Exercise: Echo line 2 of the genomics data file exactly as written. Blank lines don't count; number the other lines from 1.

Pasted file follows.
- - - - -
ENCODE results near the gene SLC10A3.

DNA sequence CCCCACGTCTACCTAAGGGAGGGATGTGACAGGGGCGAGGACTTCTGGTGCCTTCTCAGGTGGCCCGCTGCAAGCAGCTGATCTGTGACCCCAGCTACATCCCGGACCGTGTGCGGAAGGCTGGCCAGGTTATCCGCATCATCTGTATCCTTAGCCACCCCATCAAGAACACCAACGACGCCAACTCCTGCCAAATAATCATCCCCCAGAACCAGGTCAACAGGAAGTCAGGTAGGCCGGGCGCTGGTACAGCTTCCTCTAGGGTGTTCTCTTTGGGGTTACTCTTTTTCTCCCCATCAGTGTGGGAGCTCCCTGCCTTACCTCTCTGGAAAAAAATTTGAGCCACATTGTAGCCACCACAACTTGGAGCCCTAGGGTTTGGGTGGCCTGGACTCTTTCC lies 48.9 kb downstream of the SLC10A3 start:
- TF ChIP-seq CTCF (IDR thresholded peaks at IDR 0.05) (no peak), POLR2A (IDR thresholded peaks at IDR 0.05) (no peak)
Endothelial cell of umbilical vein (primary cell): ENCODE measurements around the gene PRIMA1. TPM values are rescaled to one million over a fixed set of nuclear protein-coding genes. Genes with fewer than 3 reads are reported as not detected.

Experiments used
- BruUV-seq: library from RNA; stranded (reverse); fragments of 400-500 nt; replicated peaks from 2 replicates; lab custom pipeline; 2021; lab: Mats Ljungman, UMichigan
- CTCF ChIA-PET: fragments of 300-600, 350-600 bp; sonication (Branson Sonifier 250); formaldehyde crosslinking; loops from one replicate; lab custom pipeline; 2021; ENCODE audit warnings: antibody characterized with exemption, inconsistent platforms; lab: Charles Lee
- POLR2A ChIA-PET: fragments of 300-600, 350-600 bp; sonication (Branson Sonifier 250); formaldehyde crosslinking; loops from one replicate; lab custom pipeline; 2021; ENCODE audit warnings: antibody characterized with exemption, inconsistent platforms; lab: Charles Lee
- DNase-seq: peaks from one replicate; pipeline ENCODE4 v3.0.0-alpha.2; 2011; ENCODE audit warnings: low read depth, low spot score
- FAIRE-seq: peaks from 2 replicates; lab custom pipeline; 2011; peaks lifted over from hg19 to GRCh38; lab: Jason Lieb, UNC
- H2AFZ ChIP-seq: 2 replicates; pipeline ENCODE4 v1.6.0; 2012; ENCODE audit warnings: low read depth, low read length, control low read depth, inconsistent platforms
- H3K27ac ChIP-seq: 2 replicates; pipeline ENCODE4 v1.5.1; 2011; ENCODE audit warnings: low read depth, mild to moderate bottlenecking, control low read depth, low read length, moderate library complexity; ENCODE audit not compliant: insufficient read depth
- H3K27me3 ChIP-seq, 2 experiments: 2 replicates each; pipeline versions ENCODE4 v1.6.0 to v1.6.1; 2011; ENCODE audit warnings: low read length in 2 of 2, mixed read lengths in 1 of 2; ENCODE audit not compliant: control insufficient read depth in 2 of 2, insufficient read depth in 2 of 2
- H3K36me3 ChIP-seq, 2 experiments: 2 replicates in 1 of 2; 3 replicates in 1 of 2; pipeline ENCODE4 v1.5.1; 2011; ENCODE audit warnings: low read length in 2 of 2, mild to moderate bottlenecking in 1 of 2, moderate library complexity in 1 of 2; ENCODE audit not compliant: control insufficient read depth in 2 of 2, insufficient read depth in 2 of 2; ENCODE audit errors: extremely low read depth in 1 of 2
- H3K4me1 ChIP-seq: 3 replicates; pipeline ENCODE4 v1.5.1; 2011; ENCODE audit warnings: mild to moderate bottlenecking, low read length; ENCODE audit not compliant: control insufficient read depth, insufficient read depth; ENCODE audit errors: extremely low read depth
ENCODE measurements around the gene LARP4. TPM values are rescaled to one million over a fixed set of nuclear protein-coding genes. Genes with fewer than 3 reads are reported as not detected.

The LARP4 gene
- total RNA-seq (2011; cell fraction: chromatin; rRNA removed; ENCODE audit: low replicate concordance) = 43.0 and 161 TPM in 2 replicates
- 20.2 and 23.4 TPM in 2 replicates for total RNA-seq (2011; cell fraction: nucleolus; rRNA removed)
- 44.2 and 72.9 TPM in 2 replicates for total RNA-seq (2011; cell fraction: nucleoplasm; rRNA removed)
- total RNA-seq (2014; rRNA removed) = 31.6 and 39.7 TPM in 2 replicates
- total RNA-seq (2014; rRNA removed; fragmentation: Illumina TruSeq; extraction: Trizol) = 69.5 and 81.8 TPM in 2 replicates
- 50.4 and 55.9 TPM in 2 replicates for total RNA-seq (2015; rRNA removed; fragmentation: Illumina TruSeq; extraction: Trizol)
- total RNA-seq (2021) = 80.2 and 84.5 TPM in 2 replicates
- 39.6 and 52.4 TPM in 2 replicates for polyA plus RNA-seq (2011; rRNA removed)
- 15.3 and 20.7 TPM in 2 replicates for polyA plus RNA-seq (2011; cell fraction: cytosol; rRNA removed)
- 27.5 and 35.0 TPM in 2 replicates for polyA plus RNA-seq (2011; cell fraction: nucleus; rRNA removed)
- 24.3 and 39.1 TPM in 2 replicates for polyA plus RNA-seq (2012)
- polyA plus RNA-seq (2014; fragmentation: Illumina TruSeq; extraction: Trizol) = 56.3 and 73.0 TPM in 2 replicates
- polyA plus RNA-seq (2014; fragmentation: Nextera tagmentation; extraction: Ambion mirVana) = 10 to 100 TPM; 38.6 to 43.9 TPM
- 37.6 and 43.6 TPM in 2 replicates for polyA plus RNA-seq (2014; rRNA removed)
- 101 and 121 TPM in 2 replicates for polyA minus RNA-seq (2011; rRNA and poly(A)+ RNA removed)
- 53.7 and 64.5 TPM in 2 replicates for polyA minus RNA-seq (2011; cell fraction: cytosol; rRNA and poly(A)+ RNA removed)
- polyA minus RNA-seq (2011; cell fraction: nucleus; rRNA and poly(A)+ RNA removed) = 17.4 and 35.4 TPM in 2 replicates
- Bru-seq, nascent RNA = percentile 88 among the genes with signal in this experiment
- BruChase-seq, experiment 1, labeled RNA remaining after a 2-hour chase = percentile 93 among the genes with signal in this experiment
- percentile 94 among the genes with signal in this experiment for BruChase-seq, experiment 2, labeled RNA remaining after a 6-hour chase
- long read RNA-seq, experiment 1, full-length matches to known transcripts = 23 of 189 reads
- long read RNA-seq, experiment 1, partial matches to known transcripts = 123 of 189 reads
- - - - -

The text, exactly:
DNA sequence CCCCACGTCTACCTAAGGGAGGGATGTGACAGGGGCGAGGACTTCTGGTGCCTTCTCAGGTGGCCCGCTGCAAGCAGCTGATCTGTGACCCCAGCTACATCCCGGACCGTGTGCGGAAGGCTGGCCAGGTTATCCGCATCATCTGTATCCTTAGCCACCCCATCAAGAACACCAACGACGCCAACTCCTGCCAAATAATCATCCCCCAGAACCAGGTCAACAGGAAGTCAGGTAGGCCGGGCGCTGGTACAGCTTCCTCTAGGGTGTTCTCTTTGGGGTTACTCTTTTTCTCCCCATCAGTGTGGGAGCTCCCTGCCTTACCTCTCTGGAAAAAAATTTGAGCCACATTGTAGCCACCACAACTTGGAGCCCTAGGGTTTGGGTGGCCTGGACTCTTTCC lies 48.9 kb downstream of the SLC10A3 start: